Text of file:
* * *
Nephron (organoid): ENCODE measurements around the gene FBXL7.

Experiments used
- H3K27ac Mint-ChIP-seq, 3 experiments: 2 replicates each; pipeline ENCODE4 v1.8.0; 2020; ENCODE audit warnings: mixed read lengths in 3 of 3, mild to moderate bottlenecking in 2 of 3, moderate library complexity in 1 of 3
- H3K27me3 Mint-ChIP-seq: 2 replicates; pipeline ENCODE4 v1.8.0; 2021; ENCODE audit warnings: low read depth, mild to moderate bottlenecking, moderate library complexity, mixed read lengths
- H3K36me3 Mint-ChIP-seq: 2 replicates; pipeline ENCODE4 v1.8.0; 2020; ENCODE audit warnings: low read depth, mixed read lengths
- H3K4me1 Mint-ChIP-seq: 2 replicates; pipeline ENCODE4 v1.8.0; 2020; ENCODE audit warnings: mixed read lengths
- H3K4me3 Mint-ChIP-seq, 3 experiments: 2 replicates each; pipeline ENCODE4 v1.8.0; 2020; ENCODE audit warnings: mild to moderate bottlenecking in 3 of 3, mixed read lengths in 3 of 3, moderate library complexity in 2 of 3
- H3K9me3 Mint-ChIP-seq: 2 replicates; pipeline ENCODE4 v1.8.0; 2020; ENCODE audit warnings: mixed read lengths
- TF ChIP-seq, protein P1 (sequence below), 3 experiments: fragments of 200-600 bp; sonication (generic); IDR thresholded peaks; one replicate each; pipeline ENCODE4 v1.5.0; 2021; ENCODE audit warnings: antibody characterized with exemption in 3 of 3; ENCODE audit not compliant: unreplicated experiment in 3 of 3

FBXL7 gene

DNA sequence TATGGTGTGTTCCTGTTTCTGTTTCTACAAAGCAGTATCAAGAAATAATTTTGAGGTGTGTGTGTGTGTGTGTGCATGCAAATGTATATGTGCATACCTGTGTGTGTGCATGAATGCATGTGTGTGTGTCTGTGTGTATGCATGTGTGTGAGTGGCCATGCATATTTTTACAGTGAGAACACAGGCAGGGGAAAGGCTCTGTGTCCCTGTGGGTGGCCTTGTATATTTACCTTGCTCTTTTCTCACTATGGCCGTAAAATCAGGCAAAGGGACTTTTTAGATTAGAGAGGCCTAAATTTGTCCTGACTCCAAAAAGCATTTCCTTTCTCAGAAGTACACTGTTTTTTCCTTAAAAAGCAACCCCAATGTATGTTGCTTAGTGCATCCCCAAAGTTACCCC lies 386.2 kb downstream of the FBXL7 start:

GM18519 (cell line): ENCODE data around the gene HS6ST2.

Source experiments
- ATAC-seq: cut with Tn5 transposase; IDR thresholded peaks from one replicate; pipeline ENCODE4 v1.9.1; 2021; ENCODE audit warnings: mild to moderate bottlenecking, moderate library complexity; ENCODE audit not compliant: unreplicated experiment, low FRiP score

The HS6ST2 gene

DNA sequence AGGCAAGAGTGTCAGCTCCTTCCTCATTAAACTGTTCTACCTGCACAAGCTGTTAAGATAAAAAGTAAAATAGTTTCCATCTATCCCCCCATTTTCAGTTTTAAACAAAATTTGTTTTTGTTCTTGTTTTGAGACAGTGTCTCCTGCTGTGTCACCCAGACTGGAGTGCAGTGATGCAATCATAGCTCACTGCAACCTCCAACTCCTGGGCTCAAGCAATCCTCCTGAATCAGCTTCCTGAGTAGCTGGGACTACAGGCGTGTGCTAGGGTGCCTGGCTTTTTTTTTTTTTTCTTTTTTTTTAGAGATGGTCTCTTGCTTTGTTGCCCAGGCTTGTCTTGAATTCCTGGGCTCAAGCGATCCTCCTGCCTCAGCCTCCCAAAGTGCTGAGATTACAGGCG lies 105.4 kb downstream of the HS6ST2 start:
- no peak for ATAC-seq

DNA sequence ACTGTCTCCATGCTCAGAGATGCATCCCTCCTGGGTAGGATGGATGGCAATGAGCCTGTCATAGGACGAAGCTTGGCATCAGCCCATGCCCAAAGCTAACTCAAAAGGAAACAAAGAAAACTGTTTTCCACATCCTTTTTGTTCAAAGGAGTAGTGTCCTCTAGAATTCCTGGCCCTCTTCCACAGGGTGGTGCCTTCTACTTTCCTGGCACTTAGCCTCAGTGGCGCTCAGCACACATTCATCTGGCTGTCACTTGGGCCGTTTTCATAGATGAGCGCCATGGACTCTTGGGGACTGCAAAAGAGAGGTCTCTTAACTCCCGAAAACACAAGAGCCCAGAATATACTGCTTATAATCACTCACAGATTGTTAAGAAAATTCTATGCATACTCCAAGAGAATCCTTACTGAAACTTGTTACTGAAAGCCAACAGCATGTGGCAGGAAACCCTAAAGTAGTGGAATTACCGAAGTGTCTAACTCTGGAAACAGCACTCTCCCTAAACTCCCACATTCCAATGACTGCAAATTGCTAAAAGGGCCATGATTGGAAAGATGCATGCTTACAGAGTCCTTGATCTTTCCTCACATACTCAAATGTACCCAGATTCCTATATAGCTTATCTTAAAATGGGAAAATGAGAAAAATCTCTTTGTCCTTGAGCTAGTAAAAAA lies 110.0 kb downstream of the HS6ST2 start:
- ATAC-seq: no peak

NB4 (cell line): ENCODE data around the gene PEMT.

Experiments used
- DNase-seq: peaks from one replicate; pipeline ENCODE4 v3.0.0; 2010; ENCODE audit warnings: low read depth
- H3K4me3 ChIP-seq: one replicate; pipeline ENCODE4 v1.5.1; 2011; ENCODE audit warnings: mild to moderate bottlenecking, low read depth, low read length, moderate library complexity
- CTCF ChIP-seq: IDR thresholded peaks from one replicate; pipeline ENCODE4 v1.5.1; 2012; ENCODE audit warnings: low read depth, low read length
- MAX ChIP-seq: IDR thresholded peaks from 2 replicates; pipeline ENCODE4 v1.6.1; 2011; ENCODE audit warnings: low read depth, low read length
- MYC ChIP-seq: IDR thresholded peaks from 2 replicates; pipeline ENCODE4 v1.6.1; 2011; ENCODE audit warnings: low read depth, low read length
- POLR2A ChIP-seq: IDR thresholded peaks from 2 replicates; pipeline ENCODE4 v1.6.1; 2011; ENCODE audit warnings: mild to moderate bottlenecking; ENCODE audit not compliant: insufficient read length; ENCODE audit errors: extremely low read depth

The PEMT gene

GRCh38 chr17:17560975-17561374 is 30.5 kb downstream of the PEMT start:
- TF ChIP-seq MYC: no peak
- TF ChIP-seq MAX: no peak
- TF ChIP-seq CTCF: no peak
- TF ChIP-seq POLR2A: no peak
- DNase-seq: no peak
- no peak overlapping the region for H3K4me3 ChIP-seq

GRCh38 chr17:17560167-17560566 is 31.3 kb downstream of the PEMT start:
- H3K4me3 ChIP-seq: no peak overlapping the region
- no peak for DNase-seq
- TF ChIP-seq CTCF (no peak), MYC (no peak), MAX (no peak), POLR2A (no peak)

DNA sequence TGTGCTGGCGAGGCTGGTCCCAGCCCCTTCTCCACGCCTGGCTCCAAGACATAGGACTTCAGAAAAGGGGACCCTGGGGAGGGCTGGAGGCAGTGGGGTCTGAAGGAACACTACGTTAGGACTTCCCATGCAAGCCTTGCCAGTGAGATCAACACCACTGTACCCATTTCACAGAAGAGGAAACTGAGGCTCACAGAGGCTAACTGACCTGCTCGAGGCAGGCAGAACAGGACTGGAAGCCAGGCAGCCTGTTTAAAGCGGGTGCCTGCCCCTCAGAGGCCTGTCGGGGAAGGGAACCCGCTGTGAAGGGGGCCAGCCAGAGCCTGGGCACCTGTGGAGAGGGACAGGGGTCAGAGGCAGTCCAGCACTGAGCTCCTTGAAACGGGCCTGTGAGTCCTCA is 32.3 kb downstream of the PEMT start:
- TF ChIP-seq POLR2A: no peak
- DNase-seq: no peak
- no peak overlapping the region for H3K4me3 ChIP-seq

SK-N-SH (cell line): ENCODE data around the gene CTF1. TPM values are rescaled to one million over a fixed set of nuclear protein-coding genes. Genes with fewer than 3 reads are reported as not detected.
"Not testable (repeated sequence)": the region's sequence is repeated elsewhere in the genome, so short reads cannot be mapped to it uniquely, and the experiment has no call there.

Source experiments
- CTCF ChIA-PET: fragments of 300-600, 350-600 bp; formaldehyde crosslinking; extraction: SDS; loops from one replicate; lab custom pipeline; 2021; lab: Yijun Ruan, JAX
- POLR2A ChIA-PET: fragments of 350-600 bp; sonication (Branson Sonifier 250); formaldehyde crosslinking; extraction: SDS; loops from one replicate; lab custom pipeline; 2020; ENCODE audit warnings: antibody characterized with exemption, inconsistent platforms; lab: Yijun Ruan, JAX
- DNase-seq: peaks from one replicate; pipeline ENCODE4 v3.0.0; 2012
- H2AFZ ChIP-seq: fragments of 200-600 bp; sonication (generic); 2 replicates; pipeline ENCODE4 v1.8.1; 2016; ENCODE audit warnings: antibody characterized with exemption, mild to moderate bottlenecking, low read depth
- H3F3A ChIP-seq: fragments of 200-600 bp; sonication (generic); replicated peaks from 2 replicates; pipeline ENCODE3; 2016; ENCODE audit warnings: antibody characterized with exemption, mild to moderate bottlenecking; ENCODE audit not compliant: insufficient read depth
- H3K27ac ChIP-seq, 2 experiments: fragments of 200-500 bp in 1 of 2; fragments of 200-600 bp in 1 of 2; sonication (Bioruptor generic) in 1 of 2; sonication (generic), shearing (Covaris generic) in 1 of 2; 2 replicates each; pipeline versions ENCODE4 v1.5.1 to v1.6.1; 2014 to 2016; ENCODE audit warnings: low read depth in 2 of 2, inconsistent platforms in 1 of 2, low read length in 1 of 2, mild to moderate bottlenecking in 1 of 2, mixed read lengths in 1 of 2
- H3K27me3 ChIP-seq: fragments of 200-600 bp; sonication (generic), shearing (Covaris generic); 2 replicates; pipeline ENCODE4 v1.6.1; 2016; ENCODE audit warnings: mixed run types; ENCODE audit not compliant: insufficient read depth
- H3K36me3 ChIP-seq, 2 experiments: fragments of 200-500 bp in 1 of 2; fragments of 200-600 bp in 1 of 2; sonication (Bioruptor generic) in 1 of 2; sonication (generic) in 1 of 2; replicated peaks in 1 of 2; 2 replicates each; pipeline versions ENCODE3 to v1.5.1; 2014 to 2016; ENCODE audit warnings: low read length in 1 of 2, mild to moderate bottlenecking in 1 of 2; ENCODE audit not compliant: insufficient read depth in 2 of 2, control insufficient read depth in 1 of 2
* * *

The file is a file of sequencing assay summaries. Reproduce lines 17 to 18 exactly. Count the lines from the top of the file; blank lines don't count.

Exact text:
- no peak for ATAC-seq

DNA sequence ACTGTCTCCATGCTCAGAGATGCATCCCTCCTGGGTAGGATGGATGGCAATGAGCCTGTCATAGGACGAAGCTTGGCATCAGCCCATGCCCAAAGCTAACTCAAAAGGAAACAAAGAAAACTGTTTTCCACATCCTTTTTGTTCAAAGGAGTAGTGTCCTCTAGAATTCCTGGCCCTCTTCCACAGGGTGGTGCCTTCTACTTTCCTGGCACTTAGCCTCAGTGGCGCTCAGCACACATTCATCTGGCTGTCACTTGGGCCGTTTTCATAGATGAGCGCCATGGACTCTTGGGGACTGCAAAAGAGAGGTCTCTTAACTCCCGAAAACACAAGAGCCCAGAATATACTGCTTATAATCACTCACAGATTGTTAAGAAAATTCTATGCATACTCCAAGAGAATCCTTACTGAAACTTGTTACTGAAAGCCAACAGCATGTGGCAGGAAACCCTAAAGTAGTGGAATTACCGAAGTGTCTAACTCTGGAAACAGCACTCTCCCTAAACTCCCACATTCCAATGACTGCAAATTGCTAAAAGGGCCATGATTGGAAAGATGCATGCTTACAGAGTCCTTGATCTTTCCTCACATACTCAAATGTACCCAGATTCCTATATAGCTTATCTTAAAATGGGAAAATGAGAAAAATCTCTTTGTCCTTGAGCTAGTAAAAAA lies 110.0 kb downstream of the HS6ST2 start: